Other bloggers have mentioned this event, but in concentrating on the Flaggers’ participation in the recreated Decoration Day procession, a number of folks have “buried the lede,” as the saying goes, which is that the Flaggers did not participate in the ceremony at the nearby Confederate cemetery (above). Michael Aubrecht and Ryan Quint have both noted this, but to me it’s a tremendous “tell” that the Flaggers opted to participate in the Decoration Day march, rather than honor their own Confederate forebears. The rationale seems pretty transparent; people carrying Confederate flags at a Confederate ceremony in a Confederate cemetery is not news. Marching in a procession to commemorate an event held years after the war to honor Union dead, that’s gonna make the papers.
Mission accomplished, y’all!
The Virginia Flaggers have shown consistently that their priorities lie less with spending time and effort doing the quiet, dogged work of preservation and education, than with self-promotion and generally stirring up resentments about “traitors and scalawags” and so on. They have a bad habit of picking unnecessary fights, setting up confrontations for the cameras, and claiming that a civil disagreement with them constitutes an “attack.”
The Flaggers like to call themselves Confederates. But last Monday they had the opportunity to honor real Confederates, and they took a pass, opting instead to “advance the colours” at an event that had no historical involvement of real Confederates, where they were neither invited nor especially welcome, but that they knew would attract attention and publicity. That pretty much epitomizes the Flaggers’ approach to “restoring the honour”; it’s all about them.
Image: Confederate cemetery at Fredericksburg on May 28, 2012, via Fredericksburg Remembered.
Update: Over at SHPG, Susan Hathaway responds to this post, which she refers to as an “irresponsible hit piece on the Flaggers. . . full of holes and untruths.” Okay.
Looks like the Virginia Flaggers are doubling down in their efforts to pick a fight with the leadership of the United Daughters of the Confederacy. You may recall that, back in March, they intentionally violated directives from the UDC not to come onto UDC property — a warning given in person, a few days previous, to Susan Hathaway, the leader of the Flaggers — and then portrayed themselves as the oppressed victim when the local police were called. Of course, the Flaggers initially neglected to mention the whole you were-warned-in-advance part, and only later acknowledged that after the President-General of the UDC, Martha Rogers Van Schaick, released a detailed statement and timeline of her organization’s interactions with the Flaggers, going back to late last year. Hathaway subsequently acknowledged that “the account in the the statement today by Mrs. Van Schaick, with a few minor exceptions, is accurate, and in fact, is almost exactly as has been previously reported.” Well, no, it wasn’t “as has been previously reported,” at least by the Flaggers themselves. They put out a self-serving, incomplete account of events, and it was President-General Van Schaick who called bullshit on them.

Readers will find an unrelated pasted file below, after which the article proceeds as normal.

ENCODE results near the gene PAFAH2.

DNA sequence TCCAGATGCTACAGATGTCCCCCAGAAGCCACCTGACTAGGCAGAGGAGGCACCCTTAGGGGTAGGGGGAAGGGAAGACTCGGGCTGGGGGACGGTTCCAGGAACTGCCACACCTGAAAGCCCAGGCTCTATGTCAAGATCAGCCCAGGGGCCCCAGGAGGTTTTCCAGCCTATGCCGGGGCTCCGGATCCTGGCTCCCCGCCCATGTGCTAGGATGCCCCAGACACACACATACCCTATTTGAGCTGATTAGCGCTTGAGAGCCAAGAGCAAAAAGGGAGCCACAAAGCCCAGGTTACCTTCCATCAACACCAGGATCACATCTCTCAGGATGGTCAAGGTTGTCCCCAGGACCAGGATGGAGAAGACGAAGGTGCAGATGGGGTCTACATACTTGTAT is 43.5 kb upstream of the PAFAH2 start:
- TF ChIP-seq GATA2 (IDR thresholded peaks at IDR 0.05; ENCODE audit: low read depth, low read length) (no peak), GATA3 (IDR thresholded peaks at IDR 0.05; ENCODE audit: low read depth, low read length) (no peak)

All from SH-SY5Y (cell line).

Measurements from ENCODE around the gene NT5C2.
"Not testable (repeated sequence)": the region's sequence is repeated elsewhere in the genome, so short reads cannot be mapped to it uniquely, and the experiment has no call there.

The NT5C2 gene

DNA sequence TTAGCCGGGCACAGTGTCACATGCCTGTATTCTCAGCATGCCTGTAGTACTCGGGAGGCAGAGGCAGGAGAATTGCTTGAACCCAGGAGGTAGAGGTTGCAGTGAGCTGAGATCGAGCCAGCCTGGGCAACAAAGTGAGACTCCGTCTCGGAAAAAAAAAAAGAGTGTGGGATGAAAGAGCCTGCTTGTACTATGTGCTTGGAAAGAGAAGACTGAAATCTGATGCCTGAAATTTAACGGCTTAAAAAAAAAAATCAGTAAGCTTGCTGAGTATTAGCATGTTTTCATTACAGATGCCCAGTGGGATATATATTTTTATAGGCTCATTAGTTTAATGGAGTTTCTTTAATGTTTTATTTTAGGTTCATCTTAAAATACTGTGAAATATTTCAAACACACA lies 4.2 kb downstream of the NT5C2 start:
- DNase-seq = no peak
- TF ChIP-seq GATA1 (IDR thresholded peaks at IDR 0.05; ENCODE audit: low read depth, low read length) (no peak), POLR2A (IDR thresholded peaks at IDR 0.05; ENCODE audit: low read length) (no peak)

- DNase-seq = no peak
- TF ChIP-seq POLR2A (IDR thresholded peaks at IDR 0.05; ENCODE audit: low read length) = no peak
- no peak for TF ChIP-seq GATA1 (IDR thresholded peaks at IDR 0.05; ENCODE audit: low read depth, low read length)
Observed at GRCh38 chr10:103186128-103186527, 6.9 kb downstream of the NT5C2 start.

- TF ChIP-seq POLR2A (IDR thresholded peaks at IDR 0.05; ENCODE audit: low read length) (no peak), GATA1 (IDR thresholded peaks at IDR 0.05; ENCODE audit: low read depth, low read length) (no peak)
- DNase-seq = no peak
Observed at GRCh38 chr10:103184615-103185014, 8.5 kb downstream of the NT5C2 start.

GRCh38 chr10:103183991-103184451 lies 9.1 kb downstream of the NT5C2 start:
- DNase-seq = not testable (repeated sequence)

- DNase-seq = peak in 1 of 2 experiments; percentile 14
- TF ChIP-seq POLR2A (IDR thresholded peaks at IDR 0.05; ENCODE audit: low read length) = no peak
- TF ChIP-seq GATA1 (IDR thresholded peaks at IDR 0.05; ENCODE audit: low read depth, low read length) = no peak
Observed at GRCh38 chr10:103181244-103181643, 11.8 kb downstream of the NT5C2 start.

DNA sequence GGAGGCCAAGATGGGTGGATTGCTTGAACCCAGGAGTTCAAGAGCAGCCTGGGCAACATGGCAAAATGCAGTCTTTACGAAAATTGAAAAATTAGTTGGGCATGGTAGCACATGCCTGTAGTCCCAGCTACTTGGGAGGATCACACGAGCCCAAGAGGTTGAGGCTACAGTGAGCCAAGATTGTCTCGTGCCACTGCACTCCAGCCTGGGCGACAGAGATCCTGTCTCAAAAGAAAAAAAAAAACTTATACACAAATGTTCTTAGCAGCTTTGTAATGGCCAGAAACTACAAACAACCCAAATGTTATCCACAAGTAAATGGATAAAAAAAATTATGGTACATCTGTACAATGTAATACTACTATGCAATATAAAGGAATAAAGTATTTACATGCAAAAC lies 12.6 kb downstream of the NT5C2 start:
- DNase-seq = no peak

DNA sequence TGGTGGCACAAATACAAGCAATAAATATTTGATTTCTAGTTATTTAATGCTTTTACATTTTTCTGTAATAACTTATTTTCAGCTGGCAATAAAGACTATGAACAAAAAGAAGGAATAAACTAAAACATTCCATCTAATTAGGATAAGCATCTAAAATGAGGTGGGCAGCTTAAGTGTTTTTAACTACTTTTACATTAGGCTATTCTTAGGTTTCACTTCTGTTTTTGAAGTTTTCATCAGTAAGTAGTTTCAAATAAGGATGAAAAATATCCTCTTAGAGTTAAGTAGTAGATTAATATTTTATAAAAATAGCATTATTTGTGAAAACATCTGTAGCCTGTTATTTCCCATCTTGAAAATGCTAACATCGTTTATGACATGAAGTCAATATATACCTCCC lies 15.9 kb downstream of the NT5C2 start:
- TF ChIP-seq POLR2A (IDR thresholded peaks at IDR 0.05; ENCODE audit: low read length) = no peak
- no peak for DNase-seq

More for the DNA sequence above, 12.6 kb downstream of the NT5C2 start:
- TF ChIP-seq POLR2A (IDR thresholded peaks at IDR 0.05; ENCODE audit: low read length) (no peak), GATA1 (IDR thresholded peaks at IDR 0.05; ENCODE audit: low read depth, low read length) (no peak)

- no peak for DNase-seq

This eagerness to pick an entirely unnecessary fight with a group like the UDC, simply because they refuse to play along with the Flagger’s particular brand of activisim (i.e., “restoring the honor”) is just nuts. It’s short-sighted, self-gratifying idiocy. Yes, the UDC is a low-key group and probably pretty set in its ways. Yes, the UDC doesn’t seem interested in making dramatic headlines. The UDC is certainly not beyond criticism, but they’re entirely within their right to decide what issues they want to make a public stand on, just as they’re free to decide who is and who is not welcome on their property. The only thing the UDC is guilty of is choosing not to play host to the Flaggers’ protest of of the VMFA, the UDC’s own next-door neighbor; everything else is just bombast and angry chest-thumping on the part of the Flaggers.
I read an observation the other day on a completely unrelated subject, to the effect that true believers “always require someone insufficiently pure enough to set themselves against, and they’ll manufacture them out of allies just as soon as they run out of enemies.” There’s a world of truth in that, and it strikes me as a fair assessment of the state of the Confederate Heritage™ movement generally, and the Virginia Flaggers in particular. For all their bluff and bluster, they haven’t got many victories to claim. They did succeed in getting Confederate flags restored to grave sites at a rural cemetery in Georgia, but in their primary protests they’ve been spectacularly unsuccessful. Their first big effort, to prevent passage of a city ordinance in Lexington, Virginia that would bar non-governmental flags from city light poles, was a flop. (No doubt local support for the measure, which was widespread, was in no small part due to the ludicrous spectacle that the out-of-towners brought with them.) There are no Confederate flags displayed at the Pelham Chapel in Richmond. After telling local media to expect “about 1,000 marchers” for the much-heralded Confederate Heritage Rally 2012 in Richmond in February, the actual turnout was about a third of that. No Confederate flag flies outside the Museum of the Confederacy at Appomattox. Mimi Elrod is still mayor in Lexington.
Waite Rawls is still gainfully employed.